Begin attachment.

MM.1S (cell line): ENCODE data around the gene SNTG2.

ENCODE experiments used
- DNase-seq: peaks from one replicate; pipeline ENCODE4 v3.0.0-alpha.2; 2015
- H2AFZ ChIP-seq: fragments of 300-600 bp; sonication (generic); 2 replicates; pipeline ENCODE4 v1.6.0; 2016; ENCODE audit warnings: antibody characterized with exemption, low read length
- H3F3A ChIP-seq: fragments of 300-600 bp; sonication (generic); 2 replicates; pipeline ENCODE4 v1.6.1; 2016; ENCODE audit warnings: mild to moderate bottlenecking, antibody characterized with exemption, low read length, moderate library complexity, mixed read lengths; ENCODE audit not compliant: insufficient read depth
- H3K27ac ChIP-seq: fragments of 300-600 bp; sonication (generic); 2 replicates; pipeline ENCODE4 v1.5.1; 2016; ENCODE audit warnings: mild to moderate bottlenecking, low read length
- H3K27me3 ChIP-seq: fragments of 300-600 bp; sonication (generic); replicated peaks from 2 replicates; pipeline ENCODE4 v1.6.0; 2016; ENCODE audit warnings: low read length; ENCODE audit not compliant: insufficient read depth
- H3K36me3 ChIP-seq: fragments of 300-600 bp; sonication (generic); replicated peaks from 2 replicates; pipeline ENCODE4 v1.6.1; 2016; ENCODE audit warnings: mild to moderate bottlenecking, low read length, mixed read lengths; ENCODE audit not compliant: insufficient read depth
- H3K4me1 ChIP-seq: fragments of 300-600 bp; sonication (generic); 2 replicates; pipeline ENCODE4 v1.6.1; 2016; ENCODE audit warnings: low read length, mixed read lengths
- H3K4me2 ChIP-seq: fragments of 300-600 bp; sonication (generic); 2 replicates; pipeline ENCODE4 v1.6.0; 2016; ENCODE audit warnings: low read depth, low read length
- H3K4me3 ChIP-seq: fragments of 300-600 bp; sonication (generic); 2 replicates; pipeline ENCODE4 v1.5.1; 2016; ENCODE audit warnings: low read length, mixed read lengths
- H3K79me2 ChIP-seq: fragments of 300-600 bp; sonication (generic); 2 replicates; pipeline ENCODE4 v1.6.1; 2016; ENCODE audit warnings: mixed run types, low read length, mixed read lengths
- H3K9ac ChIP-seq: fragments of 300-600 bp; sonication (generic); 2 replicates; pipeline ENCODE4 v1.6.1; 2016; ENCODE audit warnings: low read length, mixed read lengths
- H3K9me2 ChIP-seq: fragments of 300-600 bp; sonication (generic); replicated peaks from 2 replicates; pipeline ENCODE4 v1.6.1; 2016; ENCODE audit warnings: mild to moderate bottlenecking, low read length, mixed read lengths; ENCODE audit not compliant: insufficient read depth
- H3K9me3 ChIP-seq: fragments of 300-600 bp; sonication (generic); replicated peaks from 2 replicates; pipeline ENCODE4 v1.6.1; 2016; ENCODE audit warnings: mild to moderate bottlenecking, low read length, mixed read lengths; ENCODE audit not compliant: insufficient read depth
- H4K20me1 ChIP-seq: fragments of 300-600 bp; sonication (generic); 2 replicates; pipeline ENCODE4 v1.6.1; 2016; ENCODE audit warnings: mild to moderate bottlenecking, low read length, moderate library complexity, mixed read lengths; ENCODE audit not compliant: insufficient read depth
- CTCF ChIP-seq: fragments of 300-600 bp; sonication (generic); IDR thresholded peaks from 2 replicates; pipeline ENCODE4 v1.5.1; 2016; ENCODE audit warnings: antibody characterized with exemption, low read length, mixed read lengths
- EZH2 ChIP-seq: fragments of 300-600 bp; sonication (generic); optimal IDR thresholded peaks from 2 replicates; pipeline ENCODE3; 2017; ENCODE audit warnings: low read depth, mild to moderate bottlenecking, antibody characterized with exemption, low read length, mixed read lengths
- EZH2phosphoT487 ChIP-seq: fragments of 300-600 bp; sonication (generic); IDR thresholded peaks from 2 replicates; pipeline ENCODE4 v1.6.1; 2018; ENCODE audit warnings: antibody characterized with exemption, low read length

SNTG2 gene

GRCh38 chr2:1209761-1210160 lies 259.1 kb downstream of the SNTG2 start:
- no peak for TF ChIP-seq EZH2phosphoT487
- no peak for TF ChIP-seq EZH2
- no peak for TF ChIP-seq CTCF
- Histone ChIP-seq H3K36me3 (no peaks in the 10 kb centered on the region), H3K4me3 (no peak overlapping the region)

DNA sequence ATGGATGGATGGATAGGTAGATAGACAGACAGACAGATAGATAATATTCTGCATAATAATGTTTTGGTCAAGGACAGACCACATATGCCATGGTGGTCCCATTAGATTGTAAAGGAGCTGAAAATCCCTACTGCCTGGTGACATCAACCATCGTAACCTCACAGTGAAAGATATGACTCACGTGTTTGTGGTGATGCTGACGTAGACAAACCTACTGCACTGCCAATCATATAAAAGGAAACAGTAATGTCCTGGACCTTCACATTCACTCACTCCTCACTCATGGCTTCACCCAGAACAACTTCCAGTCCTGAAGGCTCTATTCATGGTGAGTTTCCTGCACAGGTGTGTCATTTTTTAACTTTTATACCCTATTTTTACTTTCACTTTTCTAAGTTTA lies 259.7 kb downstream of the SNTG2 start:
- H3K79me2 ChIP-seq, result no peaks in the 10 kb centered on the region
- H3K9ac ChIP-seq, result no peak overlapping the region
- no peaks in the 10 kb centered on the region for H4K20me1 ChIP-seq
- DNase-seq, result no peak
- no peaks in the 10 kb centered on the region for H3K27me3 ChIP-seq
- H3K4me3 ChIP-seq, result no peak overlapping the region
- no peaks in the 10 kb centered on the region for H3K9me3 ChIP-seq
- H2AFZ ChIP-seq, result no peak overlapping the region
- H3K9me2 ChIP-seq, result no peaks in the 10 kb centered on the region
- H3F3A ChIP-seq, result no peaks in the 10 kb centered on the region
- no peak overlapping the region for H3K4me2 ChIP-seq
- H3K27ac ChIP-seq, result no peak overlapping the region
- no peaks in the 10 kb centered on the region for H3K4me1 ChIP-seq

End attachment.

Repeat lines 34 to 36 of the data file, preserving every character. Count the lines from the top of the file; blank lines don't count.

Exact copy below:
- H2AFZ ChIP-seq, result no peak overlapping the region
- H3K9me2 ChIP-seq, result no peaks in the 10 kb centered on the region
- H3F3A ChIP-seq, result no peaks in the 10 kb centered on the region